Similar issues carry over to Samsung's array of pre-installed apps. As part of Samsung's efforts to market the Galaxy S4 as a "Life Companion," it has developed a collection of baked-in software to track your exercise and diet, share media with other Galaxy users, offer translation services while traveling, and maximize productivity. S Health acts as a pedometer, calorie counter, and exercise tracker, while S Voice is Samsung's Siri-style voice assistant. S Translator allows you to convert written and spoken words into a select number of languages and Group Play pairs multiple Galaxy devices together to share media, photos, and more. There are also other Galaxy series staples like S Memo and Multi Window, providing hand-drawn notes and the capacity to run two app windows simultaneously in a splitscreen mode. Like the HTC One, the Galaxy S4 comes with a built-in IR blaster for control of your home entertainment center.

View photos, open files, accept calls – without touching the phone.

While each is great for bulletpoints on marketing materials, their utility, performance, and quality varies drastically. S Health offers an impressive range of functions for tracking your daily activity and diet, it lacks the powerful food and exercise data found in popular third-party apps, like Nike+ and MyFitnessPal. S Translator is also limited to only select supported languages, whereas other apps available on Google Play are more robust. My favorite of the pre-installed software is OpticalReader, which can digitize text that's captured in a photo, translate it, or even read it aloud, but even it is only useful for very specific scenarios.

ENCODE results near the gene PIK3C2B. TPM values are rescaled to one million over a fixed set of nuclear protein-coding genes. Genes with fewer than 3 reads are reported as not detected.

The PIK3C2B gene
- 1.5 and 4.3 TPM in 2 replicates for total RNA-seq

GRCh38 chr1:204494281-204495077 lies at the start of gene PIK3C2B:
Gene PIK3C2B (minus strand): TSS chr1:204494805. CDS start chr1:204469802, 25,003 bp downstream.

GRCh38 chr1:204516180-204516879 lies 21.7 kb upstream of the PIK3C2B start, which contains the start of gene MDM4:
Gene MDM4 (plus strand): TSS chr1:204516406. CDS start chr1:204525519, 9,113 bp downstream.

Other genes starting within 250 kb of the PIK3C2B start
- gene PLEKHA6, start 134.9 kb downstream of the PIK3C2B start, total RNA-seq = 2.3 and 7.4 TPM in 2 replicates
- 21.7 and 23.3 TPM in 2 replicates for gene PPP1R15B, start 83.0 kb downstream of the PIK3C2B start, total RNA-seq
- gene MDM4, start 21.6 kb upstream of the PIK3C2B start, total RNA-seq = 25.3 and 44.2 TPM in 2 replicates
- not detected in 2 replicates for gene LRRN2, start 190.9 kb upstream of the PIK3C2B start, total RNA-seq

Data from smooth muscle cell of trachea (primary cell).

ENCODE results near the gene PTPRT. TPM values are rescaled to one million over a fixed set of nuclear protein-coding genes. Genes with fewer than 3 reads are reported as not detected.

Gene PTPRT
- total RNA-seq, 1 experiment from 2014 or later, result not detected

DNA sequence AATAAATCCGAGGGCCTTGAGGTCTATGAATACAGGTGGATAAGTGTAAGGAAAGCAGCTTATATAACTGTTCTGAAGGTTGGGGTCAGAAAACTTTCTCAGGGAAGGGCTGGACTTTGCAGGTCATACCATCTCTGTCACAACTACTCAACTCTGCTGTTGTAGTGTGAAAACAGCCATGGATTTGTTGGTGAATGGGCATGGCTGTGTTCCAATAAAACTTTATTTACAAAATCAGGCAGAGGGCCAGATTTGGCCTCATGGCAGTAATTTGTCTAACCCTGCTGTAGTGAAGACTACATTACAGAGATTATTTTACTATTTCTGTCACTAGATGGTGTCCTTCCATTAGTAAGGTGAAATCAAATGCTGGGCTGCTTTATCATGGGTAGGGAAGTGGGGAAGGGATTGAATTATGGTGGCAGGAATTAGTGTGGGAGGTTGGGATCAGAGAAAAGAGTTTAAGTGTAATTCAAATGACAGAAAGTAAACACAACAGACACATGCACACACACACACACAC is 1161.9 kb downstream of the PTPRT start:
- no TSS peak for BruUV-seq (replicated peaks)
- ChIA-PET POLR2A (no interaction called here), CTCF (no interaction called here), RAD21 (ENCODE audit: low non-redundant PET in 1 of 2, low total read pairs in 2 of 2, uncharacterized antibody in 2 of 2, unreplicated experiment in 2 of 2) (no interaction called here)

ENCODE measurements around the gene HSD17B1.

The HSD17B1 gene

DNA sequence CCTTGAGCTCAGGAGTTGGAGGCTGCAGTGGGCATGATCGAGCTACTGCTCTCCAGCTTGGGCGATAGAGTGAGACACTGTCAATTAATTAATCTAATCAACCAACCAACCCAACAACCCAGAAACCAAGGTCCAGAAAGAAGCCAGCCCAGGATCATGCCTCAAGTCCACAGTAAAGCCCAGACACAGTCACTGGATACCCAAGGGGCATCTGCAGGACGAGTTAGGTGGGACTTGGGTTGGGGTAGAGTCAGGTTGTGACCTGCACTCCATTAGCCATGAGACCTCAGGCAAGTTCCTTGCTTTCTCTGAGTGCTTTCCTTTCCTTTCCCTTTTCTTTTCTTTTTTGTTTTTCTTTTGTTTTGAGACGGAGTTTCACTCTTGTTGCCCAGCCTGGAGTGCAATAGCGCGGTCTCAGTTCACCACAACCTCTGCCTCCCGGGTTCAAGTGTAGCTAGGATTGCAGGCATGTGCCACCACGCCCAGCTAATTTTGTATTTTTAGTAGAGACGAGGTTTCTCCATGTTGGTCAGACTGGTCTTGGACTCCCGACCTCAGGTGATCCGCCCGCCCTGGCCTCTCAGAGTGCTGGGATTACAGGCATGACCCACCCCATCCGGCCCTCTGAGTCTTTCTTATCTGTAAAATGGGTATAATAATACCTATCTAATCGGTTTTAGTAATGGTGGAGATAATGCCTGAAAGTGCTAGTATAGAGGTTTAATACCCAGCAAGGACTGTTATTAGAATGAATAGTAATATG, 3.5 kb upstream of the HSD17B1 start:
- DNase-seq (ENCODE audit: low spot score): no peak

But whereas downloadable apps allow you to install and uninstall based on your needs, Samsung's software is impossible to remove without rooting and consumes precious storage space. All told, Samsung's software takes up nearly half of the 16GB capacity, leaving little room for media and other apps. Overall storage can be expanded via microSD and select carriers have begun offering 32GB models, but it's still less than ideal to have valuable storage space wasted on apps you don't use.

The Verdict

The Galaxy S4 is an ambitious smartphone with powerful specs and a laundry list of features. But in its pursuit of creating the "everything" device, Samsung has neglected crucial areas, like build quality and software polish. If you're in the market for a smartphone, the Galaxy S4 isn't a terrible choice, but for your several hundred dollar investment, you deserve better. –